What Are the Benefits of a Vision System for Robots?

Applied Tech Review | Tuesday, October 05, 2021

Lens resolution, sensor size, and pixel size must all be considered to make sure that the lens does its job of properly illuminating the sensor area and creating sharp, high-fidelity images that allow the robot to do its job quickly, safely, and efficiently.

Fremont, CA: Robot vision systems can significantly improve a robot's performance and efficiency in a variety of settings. Without vision, robots are restricted to simple, repetitive tasks that cannot be easily changed without reprogramming. Robots with vision are much more adaptable, able to respond to the added visual context.

Choosing the right robot vision system for the right industry application, on the other hand, can be a difficult task. These criteria should be used by industry manufacturers to help them decide.The imaging requirements are determined by the task's complexity. The vision of a 2D robot is flat, measuring length and width but not height. All three are measured in 3D, as well as rotational information around all three axes.

Nevertheless, not all industrial applications may necessitate the use of 3D. A 2.5D robot vision system, for example, maybe sufficient for flat operational surfaces, as long as the robot can calculate distances between objects with the required precision.

It has taken years of research to achieve one of 3D's major benefits, such as bin picking. Robotic grip development and anti-collision programming have greatly improved the precision of this task. Today's software systems, when used in conjunction with true 3D vision systems, can measure and calculate with pixel point precision at a much greater speed than 2D systems.

Visual Performance Criteria

Manufacturers should consider what type of visual process will be handled when determining the system required for vision tasks. Is it necessary for the robot to detect color differences? Is the job focusing on quality control and spotting flaws? The level of precision of the vision system is determined by questions like these and others.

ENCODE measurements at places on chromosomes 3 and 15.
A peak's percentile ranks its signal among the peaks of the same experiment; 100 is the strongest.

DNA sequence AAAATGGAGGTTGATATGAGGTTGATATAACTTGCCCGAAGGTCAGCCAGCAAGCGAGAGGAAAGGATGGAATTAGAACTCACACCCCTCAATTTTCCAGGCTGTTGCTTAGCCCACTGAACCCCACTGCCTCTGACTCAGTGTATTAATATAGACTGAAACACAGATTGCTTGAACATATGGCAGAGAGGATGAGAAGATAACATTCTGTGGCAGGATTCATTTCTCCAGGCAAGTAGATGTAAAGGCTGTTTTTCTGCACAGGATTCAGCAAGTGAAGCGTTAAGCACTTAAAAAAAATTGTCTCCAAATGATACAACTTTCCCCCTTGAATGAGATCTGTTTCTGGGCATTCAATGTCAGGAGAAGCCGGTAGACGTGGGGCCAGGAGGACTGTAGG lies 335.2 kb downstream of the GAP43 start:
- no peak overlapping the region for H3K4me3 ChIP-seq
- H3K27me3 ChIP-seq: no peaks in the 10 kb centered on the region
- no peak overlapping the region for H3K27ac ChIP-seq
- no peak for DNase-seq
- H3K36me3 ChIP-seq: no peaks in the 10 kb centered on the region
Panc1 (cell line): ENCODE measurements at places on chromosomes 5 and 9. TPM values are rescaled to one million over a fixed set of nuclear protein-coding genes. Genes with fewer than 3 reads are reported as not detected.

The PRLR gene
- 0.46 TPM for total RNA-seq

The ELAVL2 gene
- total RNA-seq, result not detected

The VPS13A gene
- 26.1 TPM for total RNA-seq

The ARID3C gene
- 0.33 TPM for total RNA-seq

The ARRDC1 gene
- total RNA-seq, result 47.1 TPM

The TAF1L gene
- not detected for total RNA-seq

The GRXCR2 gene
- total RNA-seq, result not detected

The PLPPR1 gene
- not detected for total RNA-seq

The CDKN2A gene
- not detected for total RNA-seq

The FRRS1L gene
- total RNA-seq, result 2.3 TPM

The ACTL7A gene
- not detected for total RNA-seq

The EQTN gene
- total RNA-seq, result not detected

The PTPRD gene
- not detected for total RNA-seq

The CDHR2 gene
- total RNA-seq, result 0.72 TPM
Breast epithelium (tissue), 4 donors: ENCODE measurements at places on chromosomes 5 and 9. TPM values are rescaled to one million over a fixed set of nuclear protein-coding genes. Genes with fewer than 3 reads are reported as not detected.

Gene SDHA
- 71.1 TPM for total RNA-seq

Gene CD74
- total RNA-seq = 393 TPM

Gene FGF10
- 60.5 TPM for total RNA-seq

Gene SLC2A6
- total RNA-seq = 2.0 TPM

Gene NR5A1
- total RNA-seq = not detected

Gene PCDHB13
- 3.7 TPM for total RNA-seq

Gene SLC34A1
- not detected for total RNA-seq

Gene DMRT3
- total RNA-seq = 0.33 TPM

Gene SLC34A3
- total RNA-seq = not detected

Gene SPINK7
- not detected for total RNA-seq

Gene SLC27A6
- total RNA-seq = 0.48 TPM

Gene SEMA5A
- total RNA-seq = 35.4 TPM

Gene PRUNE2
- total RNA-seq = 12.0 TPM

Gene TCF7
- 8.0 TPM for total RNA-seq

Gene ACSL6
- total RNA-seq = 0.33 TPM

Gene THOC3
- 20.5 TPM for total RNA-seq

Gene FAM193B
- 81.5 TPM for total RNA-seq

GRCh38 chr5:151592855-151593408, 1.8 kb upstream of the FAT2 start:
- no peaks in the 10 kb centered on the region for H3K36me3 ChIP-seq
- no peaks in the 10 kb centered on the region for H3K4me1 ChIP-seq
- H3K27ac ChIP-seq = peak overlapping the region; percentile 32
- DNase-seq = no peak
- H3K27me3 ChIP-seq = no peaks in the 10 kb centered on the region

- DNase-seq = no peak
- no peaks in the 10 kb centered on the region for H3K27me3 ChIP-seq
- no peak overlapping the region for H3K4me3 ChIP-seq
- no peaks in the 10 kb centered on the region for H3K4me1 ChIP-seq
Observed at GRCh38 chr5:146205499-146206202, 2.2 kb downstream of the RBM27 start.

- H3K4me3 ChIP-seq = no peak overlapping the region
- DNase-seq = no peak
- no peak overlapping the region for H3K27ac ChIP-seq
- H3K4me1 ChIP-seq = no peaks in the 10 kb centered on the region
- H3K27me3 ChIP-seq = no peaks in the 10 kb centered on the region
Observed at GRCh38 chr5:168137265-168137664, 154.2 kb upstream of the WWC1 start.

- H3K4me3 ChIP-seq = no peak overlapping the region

Lens Selection

In order to make the critical visual measurements that guide robot or collaborative robot movement, a robot vision system requires high-quality imaging. The optical quality of the lens, as well as the accompanying camera sensor, are critical in determining the type of image that is produced.

Lens resolution, sensor size, and pixel size must all be considered to make sure that the lens does its job of properly illuminating the sensor area and creating sharp, high-fidelity images that allow the robot to do its job quickly, safely, and efficiently.

Integration of Software and Hardware 

Integration of machine vision into a company's current production facilities is a serious consideration, not just from the standpoint of hardware design, specification, and integration with existing production systems. Integration of software systems is also a concern. Luckily, newer robot systems have simplified this process by requiring less programming and training skills for setup and operation.

Opting for the Right System

Robot and cobot vision systems have proven invaluable in a wide range of industries, including food, agriculture, and automotive, as well as electronics, aerospace engineering, and surveillance, as well as wide-spectrum packaging, inspection, and measurement tasks that are required in a variety of industries.

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